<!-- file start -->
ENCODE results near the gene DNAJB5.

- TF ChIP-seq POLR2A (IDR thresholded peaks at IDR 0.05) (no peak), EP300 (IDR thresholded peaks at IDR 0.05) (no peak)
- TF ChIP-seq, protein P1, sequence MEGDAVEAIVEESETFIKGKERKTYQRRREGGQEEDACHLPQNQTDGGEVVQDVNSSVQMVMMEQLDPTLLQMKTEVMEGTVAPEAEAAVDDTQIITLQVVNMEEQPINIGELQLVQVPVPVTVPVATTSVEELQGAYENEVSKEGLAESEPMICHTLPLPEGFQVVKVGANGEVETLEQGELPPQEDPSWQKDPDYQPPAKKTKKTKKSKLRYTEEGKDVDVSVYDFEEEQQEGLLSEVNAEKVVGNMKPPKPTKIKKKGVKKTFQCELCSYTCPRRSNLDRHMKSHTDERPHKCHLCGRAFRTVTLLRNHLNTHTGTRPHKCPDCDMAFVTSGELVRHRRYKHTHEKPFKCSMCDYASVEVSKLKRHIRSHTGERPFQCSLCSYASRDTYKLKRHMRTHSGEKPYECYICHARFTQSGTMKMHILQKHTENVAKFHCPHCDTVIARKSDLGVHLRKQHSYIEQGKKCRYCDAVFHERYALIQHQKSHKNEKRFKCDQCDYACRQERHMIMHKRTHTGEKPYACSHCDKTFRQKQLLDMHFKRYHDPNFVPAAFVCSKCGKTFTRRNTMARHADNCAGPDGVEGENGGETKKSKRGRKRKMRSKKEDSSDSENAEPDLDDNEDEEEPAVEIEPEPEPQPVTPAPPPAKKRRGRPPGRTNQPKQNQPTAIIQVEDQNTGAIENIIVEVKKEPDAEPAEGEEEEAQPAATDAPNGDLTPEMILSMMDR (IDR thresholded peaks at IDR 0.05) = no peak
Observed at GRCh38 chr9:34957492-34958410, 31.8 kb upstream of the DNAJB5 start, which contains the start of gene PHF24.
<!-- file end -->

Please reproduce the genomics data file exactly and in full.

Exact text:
ENCODE results near the gene DNAJB5.

- TF ChIP-seq POLR2A (IDR thresholded peaks at IDR 0.05) (no peak), EP300 (IDR thresholded peaks at IDR 0.05) (no peak)
- TF ChIP-seq, protein P1, sequence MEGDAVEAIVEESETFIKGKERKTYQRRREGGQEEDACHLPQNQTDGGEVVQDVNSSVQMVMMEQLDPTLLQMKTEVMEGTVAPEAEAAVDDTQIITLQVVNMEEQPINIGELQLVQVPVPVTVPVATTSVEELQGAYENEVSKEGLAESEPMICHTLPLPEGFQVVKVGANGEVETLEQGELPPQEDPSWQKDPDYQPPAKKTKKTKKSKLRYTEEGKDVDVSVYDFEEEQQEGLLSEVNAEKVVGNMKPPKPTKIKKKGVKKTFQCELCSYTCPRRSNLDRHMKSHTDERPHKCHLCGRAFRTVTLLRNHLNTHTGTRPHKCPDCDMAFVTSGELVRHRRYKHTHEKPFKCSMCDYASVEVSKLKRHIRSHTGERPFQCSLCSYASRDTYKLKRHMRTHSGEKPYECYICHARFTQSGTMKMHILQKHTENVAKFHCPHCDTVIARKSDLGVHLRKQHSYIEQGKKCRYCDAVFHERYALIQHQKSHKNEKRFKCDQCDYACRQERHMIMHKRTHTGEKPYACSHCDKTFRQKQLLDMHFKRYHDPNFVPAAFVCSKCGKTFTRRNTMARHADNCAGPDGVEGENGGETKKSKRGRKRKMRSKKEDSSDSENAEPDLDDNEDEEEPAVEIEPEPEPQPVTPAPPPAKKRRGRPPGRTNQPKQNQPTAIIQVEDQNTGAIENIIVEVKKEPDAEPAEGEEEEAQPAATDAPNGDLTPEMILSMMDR (IDR thresholded peaks at IDR 0.05) = no peak
Observed at GRCh38 chr9:34957492-34958410, 31.8 kb upstream of the DNAJB5 start, which contains the start of gene PHF24.